Movie Review: Signs and Wonders
Coming out of SIGNS & WONDERS, there was a blue-collarish kinda guy in the lobby of the Quad Theater in NYC, pointing to the poster for the film REQUIEM FOR A DREAM and talking out loud to anybody who would listen to him saying how much he loved the flick.
It’s been almost a week since this happened when I started writing this review, so I’ve forgotten exactly what the guy was saying, which is a shame because he was quite funny expressing his love for the film. Not funny in a doltish kind of way, but funny in a cute way because from his speech pattern he didn’t seem like the kind of guy who would see a movie like REQUIEM much less even go to the Quad, an art house theater that shows mostly obscure movies. He sounded like he’d be more comfortable extolling the virtues of DIE HARD 8, than a disturbingly intense film about drug addiction. But I was very glad to hear such an honest, from-the-gut reaction to REQUIEM because it is a great movie.
However, as this blue-collar guy was waxing poetic about this great film, a woman pointed at the poster for SIGNS & WONDERS and said, “Whatever you do, don’t go see that. That had to be the worst movie I’ve ever seen.” Unlike with the blue-collar guy, I remember distinctly this woman’s comment, mostly because I was shocked since I happened to enjoy the movie so much.
It’s a pretty standard story. An American businessman works in Greece and, while apparently has a very happy family life, has an affair with a pretty co-worker, which he eventually confesses to his wife. That’s the set-up and after this point I don’t want to reveal any more of the film. Because, as I said, while it’s a fairly standard story, the plot unfolds like a dream and scenes cut from one to another across great expanses of time and emotion. I thought, for the most part, it was an ingeniously crafted film, and if I have any complaints at all it’s that part of the ending is a letdown, that after such a wonderfully intriguing build-up, the film meanders through a drawn-out conclusion. Regardless, it’s a cool flick and I recommend it, but be forewarned, you might think it was the worst piece of shit you’ve ever seen.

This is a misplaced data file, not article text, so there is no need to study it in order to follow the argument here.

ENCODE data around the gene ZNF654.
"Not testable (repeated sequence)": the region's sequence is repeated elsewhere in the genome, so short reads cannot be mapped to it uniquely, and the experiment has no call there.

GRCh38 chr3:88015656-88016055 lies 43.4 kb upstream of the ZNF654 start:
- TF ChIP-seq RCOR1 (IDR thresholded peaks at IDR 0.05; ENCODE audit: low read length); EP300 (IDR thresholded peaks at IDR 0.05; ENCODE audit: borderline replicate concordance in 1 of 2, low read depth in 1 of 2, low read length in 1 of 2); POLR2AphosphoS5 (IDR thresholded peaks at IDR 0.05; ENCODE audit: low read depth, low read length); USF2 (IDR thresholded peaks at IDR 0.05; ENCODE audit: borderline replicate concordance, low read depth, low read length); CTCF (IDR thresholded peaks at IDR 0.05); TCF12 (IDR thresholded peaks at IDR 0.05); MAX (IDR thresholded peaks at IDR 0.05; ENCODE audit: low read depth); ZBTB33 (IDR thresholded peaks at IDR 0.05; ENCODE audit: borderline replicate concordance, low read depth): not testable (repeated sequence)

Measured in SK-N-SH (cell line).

I didn’t feel like debating the movie with the woman who hated it, though. I could probably figure out what she didn’t like about it without asking her. I’d assume she hated it for all the exact reasons I loved it. But the raving REQUIEM guy noticed me looking at him as I watched him converse with the woman. So, after she left he turned his attention to me. I told him, “Don’t listen to what she said, SIGNS & WONDERS was really good.”
A couple other people in the lobby snickered at what I said. I don’t know why, but they did. After I made my comment, the REQUIEM guy replied, pointing at the poster for his film again, “But did you see this? This was an awesome movie” (or something along those lines). I told him I thought it was a brutal, brilliant film. He agreed. I then tried to say something again about SIGNS & WONDERS, but he obviously wasn’t interested. He just wanted to talk about his movie, which is I think one of the main reasons why I don’t like talking to people and keep to myself most of the time.
Here’s some Underground Film Journal “Words of Wisdom”: When somebody is talking, pay attention like you care what they are saying, whether you actually do or not. It’s polite. It doesn’t take too much energy. It makes the person speaking feel good and, believe it or not, it’ll make you feel good, too.
It seems to me that most people just want to pontificate. An example is when last year I was upgrading my computer so I could edit video on it, I’d start telling certain friends about it, but almost as soon as I said the word “computer” they’d launch into a story about their own recent computer buying experiences. Not that I mind hearing their stories, but I wish they would have let me finish mine first.
But it also happens with strangers or people I don’t really know that well. And it’s not just me because I’m a boring twit. People start looking in the other direction or cut me off before they can learn that I’m a boring twit. I’m not particularly perturbed with the REQUIEM guy. That was just an innocuous encounter. But it’s just odd when someone starts a conversation and then starts looking around after 2 seconds and acts obviously completely uninterested in what I have to say. However, I do tend to draw wackos to me like some sort of lunatic magnet, so maybe it is just me who ends up talking to all the nuts on the planet who have the attention span of a flea.
On the Underground Film Journal, I normally try to frame the subjects of my little essays in the forms of questions because I am definitely not the guy with all of the answers. However, today I do feel like dispensing this advice. So, the next time you are talking with someone and you feel a thought popping into your head that starts with the word “My” or “I” or some other singular possessive, suppress that thought and don’t let it out until your partner has spoken his peace.
Thank you and good day.